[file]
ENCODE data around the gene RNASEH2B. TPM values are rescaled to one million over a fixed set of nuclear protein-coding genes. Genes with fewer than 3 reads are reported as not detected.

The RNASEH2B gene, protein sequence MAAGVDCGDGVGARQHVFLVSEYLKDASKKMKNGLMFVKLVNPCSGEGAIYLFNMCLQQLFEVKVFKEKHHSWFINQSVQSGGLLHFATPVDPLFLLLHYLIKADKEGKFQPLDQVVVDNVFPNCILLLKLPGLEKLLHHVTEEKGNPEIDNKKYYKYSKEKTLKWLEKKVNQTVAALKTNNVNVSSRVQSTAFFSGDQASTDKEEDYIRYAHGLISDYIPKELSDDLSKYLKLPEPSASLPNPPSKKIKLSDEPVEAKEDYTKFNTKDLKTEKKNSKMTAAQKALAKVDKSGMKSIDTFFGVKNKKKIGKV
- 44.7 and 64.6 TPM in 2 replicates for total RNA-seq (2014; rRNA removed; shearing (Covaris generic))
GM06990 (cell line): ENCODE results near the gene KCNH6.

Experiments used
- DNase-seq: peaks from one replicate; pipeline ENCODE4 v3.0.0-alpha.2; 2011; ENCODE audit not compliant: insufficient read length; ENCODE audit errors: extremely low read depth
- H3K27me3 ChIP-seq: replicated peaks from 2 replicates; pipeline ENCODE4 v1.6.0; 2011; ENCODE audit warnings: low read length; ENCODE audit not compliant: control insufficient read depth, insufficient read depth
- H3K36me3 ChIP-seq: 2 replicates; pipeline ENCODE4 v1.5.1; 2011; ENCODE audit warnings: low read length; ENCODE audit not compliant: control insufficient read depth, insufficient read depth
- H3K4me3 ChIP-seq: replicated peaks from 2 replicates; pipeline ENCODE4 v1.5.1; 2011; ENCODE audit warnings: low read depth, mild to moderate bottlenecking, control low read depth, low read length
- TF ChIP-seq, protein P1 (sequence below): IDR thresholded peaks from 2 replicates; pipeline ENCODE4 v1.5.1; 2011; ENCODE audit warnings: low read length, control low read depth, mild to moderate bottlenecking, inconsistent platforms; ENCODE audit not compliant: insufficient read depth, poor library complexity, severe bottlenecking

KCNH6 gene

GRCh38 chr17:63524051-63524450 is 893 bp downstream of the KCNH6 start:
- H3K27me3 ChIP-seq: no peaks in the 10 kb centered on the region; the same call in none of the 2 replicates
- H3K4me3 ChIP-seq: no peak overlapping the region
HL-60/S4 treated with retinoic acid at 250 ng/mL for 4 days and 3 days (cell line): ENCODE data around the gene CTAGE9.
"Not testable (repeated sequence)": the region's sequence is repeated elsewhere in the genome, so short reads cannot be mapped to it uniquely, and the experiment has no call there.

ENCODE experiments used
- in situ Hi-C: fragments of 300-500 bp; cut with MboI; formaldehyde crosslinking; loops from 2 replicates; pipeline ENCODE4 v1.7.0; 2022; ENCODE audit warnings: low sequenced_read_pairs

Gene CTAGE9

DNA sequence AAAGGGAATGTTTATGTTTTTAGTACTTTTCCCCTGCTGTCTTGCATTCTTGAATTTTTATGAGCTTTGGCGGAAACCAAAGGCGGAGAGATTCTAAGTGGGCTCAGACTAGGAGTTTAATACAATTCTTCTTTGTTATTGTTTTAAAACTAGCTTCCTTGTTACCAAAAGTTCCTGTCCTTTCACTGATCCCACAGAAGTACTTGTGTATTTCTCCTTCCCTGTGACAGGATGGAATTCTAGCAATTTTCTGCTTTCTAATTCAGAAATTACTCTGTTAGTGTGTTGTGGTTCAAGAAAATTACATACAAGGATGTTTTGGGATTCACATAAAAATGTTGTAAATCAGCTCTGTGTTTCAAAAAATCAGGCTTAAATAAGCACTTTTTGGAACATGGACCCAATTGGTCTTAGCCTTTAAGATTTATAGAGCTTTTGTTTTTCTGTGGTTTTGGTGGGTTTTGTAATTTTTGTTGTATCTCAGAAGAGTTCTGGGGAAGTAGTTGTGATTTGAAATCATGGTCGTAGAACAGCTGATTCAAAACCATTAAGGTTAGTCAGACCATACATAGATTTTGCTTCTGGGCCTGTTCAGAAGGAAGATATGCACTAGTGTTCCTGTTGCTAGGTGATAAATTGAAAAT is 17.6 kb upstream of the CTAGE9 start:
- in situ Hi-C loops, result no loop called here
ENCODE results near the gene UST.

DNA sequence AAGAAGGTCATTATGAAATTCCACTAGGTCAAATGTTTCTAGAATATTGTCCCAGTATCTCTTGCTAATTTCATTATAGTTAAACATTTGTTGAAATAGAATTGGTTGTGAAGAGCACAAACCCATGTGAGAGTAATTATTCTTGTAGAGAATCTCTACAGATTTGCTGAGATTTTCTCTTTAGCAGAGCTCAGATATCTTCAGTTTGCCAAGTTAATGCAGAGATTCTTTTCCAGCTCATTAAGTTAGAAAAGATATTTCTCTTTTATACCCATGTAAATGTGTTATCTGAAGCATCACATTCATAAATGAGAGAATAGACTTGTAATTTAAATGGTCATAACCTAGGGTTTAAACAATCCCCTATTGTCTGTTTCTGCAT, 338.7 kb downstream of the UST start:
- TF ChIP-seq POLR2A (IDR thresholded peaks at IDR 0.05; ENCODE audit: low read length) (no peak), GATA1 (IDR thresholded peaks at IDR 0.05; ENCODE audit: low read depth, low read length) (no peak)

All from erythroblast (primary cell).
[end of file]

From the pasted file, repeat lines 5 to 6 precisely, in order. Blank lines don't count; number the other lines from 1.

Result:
Experiments used
- DNase-seq: peaks from one replicate; pipeline ENCODE4 v3.0.0-alpha.2; 2011; ENCODE audit not compliant: insufficient read length; ENCODE audit errors: extremely low read depth